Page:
We don’t know, of course, because that will have to be developed and that will be dependent on the question we put to the people, but essentially it would just be a line or two that said something along the lines of we acknowledge that first Australians were here 80,000 years before British rule and settlement, they are the first people.

It won't have any enacting principles. It won't have any force. And it won't require the parliament to do things like create a voice.

ELIZABETH:

So Rick, what is going to happen next? Is it realistic that further down the line Scott Morrison might consider again having a voice to parliament enshrined in the constitution?

RICK:

Look, it could go either way. I mean, Scott Morrison is pragmatic. But as we both know, pragmatism can be helpful or hurtful, and if he considers it pragmatic to side with Australians who don't want a voice in the constitution, then that's an issue. But if there is a groundswell of support, I think there is this optimism that they can still use the channel forced on them by the government, this co-design process of a voice, that the government doesn't want in the constitution, but it does want legislated.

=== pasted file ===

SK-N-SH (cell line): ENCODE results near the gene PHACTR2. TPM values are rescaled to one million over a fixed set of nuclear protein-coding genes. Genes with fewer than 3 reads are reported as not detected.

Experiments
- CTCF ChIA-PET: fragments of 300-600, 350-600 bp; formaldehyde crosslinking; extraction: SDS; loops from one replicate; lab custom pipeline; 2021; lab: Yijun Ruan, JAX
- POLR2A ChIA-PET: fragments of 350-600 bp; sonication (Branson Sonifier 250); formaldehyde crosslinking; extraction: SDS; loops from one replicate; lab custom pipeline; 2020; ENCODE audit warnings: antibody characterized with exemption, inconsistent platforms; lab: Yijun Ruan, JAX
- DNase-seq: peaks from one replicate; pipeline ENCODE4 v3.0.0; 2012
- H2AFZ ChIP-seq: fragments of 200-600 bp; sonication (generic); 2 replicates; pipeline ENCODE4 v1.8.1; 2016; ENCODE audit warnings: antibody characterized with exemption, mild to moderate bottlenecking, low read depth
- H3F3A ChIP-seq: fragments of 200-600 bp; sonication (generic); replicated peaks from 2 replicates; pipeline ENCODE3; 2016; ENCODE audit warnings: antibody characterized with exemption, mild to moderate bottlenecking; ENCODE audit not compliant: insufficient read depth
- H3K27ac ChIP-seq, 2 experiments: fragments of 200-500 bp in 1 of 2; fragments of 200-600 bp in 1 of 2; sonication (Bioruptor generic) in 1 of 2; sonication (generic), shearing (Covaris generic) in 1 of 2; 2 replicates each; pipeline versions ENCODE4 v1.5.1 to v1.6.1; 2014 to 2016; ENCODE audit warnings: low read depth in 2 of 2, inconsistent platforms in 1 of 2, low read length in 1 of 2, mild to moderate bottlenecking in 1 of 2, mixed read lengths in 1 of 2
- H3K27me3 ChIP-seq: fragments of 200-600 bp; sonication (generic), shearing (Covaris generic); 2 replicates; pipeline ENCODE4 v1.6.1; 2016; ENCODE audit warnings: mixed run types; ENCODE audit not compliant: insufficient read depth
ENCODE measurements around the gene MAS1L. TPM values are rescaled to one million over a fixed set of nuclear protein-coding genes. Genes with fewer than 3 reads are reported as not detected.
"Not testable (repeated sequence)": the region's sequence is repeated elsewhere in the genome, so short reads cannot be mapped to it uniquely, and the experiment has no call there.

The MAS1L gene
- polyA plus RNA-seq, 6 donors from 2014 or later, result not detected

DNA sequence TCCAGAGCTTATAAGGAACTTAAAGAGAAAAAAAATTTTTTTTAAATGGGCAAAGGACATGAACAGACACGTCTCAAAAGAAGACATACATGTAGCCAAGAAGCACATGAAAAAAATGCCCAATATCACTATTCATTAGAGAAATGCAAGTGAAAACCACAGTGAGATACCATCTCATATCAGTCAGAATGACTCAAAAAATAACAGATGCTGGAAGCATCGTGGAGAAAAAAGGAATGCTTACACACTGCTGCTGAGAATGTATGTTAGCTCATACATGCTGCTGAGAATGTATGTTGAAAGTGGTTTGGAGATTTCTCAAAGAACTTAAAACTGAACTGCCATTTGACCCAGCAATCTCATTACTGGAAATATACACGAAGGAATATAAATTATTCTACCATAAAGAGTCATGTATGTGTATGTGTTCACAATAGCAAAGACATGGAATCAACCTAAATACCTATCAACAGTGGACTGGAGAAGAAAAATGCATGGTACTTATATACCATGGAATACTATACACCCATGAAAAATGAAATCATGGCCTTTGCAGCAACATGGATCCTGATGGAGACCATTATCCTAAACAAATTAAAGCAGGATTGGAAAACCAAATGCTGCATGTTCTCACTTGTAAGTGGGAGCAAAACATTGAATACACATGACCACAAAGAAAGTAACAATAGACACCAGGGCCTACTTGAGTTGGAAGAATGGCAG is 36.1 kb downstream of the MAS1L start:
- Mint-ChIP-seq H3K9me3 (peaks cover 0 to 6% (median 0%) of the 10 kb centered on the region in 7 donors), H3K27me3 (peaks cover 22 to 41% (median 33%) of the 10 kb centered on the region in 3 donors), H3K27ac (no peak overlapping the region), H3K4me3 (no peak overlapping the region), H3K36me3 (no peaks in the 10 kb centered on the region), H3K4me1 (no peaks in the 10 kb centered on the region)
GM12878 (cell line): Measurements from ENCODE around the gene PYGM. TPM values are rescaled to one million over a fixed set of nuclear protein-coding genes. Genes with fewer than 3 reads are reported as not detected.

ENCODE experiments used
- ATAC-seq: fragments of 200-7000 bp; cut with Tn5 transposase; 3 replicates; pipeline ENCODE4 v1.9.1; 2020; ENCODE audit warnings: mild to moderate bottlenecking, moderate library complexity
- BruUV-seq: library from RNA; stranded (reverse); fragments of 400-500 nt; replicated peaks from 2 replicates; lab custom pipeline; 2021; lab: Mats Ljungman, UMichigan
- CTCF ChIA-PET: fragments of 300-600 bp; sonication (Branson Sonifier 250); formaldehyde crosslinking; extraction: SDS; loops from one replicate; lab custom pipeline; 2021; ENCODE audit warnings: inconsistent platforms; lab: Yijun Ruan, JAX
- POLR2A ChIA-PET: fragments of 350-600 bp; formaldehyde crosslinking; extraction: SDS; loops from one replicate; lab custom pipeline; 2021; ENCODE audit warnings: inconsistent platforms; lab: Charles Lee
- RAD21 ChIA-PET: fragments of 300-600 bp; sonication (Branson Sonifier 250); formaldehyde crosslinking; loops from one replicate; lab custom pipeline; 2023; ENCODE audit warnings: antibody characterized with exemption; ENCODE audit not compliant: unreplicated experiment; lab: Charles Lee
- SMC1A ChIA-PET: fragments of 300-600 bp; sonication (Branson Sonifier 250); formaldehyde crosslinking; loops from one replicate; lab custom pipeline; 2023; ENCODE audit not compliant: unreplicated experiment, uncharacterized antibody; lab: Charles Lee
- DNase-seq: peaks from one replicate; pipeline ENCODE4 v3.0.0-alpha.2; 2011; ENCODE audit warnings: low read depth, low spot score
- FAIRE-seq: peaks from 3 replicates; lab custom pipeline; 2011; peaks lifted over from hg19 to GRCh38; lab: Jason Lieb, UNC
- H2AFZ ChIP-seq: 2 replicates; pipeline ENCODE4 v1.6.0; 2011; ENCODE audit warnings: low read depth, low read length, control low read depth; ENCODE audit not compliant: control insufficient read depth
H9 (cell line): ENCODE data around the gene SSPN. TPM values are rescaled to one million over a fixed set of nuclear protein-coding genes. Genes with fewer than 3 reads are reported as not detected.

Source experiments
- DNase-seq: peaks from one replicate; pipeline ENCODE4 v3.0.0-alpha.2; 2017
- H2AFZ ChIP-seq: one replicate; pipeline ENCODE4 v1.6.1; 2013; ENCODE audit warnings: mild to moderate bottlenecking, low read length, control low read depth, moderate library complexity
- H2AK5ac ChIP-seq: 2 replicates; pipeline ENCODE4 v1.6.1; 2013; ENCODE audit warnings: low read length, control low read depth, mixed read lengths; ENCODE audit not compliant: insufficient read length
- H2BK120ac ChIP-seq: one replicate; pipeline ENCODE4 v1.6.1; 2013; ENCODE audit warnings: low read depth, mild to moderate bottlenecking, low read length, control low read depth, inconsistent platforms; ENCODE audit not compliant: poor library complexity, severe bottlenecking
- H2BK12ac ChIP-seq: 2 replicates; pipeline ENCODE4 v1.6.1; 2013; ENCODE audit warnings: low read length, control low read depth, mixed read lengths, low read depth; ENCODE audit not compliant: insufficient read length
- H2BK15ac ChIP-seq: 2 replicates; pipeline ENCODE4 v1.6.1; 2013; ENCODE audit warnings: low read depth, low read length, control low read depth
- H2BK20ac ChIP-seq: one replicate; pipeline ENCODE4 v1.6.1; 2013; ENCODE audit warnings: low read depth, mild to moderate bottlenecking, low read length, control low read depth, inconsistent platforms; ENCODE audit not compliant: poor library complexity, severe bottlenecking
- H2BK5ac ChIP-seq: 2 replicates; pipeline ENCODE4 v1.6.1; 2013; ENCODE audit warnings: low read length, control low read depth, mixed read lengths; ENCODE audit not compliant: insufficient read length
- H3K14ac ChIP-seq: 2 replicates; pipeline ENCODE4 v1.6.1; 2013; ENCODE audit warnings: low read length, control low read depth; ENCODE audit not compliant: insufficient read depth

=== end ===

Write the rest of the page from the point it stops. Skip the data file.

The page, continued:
I think they think they can use this model to build support, to put the flesh on the bones of the proposal that has always been there. And then after a year, which is about how long this process has been given by the government. After that year is done, I think they're hoping, in fact, I've been told this, they are hoping that the detail will be there to convince not just Australia, but Scott Morrison, that going one step further and putting the enabling clause in the Constitution won't be a bridge too far.

And that's what the original proposal from the Uluru statement of the Heart was. It wasn't a big flashy proposal. All they were asking for was to insert an enabling clause in a certain section of the constitution that said, and literally this was essentially it: there will be a voice to parliament.

The leaders involved in this process think that this can happen and they are pragmatic themselves, so they're not out here saying, how dare you, Scott Morrison. How dare you, Ken Wyatt. They are working within the parameters that have been given. We may not like those parameters, but they are there, and they are going to exhaust this process as best they can and persuade. Persuade, persuade, persuade.

ELIZABETH:

Rick, thank you so much.

RICK:

Thank you, Elizabeth.

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[Theme music starts]

ELIZABETH: